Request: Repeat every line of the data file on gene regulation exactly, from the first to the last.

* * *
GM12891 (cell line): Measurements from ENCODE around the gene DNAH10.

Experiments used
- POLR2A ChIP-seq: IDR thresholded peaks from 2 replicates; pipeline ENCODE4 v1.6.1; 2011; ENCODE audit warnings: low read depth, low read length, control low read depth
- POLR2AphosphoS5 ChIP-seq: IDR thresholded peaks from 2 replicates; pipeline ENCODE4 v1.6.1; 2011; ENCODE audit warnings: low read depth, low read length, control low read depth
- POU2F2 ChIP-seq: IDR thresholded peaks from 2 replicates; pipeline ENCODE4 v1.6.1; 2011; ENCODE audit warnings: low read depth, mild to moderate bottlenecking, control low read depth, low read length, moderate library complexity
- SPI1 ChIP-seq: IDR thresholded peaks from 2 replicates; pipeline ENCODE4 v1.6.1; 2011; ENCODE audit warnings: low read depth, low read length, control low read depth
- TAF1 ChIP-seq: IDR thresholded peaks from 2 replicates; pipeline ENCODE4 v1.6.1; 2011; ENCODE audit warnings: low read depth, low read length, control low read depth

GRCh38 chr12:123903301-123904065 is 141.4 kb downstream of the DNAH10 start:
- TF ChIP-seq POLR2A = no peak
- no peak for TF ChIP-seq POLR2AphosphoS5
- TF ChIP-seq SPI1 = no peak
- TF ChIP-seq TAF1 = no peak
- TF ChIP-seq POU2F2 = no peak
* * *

GM12891 (cell line): Measurements from ENCODE around the gene DNAH10.

Experiments used
- POLR2A ChIP-seq: IDR thresholded peaks from 2 replicates; pipeline ENCODE4 v1.6.1; 2011; ENCODE audit warnings: low read depth, low read length, control low read depth
- POLR2AphosphoS5 ChIP-seq: IDR thresholded peaks from 2 replicates; pipeline ENCODE4 v1.6.1; 2011; ENCODE audit warnings: low read depth, low read length, control low read depth
- POU2F2 ChIP-seq: IDR thresholded peaks from 2 replicates; pipeline ENCODE4 v1.6.1; 2011; ENCODE audit warnings: low read depth, mild to moderate bottlenecking, control low read depth, low read length, moderate library complexity
- SPI1 ChIP-seq: IDR thresholded peaks from 2 replicates; pipeline ENCODE4 v1.6.1; 2011; ENCODE audit warnings: low read depth, low read length, control low read depth
- TAF1 ChIP-seq: IDR thresholded peaks from 2 replicates; pipeline ENCODE4 v1.6.1; 2011; ENCODE audit warnings: low read depth, low read length, control low read depth

GRCh38 chr12:123903301-123904065 is 141.4 kb downstream of the DNAH10 start:
- TF ChIP-seq POLR2A = no peak
- no peak for TF ChIP-seq POLR2AphosphoS5
- TF ChIP-seq SPI1 = no peak
- TF ChIP-seq TAF1 = no peak
- TF ChIP-seq POU2F2 = no peak